Kristopher Jansma's debut, The Unchangeable Spots of Leopards, is an entertaining work of metafiction that explores the boundaries between truth and fiction in storytelling.
Our narrator is a man who has wanted to be a writer since childhood. His determination is solidified in college when he meets the wealthy and talented writing student Julian McGann, and Julian's lifelong friend Evelyn. He develops a deep and lasting friendship with them, and Jansma recounts their interactions and growing reliance on each other using a series of interwoven stories to shed light on their relationships.
A main focus of the plot is the narrator's attempt to write just one perfect novel that will equal or surpass Julian's. Throughout Leopards readers are given pieces of this work-in-progress to peruse during various stages of the narrator's life. The story's setting is always different - sometimes taking place in 19th century New York, for example, while at other times in Imperial Japan - but it's always the same open-ended tale about the unattainable Evelyn. Throughout the various versions are interspersed truths about the three friends' lives and relationships to one another, toying with the lines between fact and fiction, real life and imagination until readers must ask themselves where one stops and the other begins. The stories subtly shift their focus over time, too, reflecting the growing maturity and awareness of their author.
Although readers aren't given the narrator's real name, to call him "unnamed" is incorrect; he's given and assumes many sobriquets throughout the course of the book, including Walter Hartright (in a nod to Wilkie Collins), Outis (Greek for "Nobody" and a reference to the story of Odysseus), and even that of his best friend for a time. It's also wrong to call him a liar; he doesn't so much lie as constantly invent personae for himself, partly in an attempt to belong to a social class that excludes him, partly because he simply doesn't know who he really is. His fabrications are an attempt to establish his identity (the search for identity being another key theme running throughout The Unchangeable Spots of Leopards).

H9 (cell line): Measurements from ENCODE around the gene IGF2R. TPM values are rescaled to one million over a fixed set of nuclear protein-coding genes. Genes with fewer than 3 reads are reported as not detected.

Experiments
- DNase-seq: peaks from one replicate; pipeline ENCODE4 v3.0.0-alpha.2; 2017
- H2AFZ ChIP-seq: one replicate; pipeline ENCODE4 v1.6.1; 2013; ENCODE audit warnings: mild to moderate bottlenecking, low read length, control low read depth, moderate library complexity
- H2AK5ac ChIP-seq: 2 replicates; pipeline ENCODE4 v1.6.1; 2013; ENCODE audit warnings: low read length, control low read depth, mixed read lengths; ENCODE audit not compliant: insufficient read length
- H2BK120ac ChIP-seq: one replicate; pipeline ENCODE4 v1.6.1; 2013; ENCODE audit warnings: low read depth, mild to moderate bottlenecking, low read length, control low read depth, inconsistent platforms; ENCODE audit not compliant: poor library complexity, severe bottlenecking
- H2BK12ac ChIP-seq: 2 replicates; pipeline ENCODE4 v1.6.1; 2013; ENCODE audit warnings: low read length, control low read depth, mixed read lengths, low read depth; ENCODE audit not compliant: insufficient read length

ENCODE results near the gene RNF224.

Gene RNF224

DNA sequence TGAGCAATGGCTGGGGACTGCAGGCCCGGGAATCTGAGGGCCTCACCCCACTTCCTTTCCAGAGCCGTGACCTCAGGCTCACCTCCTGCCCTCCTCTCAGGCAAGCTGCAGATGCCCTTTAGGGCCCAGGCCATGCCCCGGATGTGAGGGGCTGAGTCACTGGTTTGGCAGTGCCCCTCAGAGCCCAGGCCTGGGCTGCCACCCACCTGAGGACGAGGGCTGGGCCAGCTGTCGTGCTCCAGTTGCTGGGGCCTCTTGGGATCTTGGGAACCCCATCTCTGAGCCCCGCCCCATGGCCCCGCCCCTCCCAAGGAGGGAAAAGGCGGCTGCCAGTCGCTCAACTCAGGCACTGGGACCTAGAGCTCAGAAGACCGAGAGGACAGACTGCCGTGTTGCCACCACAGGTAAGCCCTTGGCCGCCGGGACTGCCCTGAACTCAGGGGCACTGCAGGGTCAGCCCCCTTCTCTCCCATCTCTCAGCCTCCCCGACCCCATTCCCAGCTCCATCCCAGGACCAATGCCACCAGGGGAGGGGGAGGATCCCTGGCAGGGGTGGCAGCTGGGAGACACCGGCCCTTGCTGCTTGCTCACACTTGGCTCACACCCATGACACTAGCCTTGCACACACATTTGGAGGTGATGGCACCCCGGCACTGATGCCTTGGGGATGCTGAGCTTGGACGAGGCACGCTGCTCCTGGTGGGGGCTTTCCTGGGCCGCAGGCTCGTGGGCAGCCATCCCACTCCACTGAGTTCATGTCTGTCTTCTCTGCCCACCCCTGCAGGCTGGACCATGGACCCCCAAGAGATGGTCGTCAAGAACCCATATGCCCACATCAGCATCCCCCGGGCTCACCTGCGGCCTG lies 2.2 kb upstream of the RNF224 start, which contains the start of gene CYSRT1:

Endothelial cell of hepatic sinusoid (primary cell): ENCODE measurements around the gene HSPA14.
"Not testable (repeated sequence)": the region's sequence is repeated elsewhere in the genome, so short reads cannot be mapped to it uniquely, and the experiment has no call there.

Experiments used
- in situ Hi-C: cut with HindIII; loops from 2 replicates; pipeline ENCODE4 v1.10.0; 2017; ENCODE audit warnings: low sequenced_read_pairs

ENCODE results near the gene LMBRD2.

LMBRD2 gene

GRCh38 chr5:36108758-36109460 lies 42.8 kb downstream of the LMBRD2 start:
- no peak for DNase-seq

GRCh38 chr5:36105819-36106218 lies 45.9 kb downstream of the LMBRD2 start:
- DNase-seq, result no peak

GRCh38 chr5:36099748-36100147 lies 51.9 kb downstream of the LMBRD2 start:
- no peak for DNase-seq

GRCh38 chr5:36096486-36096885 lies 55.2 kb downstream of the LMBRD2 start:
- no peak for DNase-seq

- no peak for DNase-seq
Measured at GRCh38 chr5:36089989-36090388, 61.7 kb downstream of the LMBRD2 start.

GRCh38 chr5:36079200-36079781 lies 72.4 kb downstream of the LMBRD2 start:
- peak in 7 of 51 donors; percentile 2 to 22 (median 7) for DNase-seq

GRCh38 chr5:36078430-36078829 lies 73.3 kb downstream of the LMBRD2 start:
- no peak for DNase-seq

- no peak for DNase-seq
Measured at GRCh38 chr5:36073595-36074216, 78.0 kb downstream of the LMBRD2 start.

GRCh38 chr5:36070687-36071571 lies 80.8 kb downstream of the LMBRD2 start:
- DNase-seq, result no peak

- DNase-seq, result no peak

Jansma's writing is rich without being overly dense, eminently satisfying for readers who enjoy well-written prose while at the same time not being so heavy that those looking for a lighter read will find it a slog. It's also very witty, stuffed with literary references that will especially appeal to the bookish set.
My only criticism is that the characters seem a tad too familiar. The plot seemed an overt attempt to be a light-hearted cross between Patricia Highsmith's The Talented Mr. Ripley and F. Scott Fitzgerald's The Great Gatsby. The narrator is certainly more likeable than either Ripley or Fitzgerald's Nick Carraway, but that wasn't enough to divert my attention from the feeling I'd encountered these characters before. Still, Jansma's mind-bending plot and his marvelous writing style justify overlooking this flaw.
Overall Jansma's novel is a debut that shouldn't be missed. Readers who delight in high-quality writing and who enjoy unusually structured novels will find this one a real gem, and I find myself eagerly looking forward to Jansma's next effort.
This review was originally published in April 2013, and has been updated for the February 2014 paperback release. Click here to go to this issue.
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